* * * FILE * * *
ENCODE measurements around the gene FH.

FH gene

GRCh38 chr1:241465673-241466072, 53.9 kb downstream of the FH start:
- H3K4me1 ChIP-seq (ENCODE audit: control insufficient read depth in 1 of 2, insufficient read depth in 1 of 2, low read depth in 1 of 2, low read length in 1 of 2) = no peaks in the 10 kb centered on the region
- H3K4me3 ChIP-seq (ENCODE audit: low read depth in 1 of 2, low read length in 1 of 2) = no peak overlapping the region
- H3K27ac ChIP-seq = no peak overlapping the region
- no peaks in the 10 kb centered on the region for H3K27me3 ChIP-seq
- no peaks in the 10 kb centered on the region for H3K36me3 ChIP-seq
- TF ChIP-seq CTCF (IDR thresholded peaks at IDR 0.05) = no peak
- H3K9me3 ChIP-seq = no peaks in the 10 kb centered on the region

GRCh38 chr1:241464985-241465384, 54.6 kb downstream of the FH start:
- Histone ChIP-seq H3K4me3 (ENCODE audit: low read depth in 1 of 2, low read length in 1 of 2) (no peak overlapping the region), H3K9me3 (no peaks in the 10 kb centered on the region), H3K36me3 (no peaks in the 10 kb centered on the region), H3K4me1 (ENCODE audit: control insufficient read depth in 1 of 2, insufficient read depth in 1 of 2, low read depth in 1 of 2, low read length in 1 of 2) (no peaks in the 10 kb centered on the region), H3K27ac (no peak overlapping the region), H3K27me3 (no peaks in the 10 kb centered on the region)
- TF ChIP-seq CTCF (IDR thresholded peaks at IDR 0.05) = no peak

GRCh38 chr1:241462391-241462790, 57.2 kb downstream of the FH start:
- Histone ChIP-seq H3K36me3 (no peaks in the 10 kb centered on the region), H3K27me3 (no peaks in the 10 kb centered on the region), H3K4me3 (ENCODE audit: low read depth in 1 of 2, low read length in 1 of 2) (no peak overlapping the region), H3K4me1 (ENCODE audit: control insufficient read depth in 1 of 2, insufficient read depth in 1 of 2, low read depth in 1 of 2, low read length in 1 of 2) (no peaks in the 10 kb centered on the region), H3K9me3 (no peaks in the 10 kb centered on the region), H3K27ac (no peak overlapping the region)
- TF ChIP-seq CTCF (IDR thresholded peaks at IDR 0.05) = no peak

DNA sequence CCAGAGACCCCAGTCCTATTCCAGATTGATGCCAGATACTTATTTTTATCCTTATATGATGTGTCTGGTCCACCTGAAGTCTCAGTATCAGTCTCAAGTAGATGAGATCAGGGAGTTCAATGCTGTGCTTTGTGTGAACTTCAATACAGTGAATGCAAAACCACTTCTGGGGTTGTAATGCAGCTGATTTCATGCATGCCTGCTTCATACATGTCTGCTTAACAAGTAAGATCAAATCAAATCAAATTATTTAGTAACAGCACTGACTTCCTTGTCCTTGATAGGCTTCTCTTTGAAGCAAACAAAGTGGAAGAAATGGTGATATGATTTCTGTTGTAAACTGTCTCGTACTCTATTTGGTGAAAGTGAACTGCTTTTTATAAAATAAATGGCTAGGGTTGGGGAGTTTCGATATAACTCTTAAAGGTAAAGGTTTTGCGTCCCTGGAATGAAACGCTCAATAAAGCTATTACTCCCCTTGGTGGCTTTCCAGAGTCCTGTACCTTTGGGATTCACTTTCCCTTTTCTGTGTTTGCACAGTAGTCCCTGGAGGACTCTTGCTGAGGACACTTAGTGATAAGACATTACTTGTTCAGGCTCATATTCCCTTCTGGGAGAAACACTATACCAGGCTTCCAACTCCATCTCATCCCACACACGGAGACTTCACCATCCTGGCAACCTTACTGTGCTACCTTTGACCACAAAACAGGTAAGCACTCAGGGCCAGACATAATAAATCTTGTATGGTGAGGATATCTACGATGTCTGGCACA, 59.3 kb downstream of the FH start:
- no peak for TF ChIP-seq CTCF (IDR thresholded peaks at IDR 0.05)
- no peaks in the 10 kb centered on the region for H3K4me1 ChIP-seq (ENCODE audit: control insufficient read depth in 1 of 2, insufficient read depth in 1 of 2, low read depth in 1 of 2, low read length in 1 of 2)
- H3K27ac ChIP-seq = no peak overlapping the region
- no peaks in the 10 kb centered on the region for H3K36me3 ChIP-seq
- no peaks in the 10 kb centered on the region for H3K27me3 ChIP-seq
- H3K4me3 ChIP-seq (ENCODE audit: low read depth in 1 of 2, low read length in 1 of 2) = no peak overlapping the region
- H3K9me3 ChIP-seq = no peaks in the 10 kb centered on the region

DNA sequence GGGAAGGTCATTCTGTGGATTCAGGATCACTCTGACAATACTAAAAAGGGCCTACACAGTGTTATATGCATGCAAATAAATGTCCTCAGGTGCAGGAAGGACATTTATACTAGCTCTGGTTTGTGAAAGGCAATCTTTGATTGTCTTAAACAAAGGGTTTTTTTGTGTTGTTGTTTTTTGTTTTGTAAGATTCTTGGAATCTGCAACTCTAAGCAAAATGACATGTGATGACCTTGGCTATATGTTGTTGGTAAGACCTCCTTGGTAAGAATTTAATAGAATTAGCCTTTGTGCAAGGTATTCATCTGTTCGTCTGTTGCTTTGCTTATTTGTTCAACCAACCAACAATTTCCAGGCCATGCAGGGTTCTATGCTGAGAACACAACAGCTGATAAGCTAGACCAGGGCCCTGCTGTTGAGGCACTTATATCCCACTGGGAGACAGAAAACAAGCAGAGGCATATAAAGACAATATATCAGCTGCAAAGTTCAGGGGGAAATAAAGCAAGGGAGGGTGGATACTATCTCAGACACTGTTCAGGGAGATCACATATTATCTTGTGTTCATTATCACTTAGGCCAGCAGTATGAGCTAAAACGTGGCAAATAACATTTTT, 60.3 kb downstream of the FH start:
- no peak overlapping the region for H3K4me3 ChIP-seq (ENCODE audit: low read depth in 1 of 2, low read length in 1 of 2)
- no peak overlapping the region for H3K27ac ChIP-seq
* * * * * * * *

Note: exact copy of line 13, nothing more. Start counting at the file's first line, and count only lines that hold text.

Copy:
- TF ChIP-seq CTCF (IDR thresholded peaks at IDR 0.05) = no peak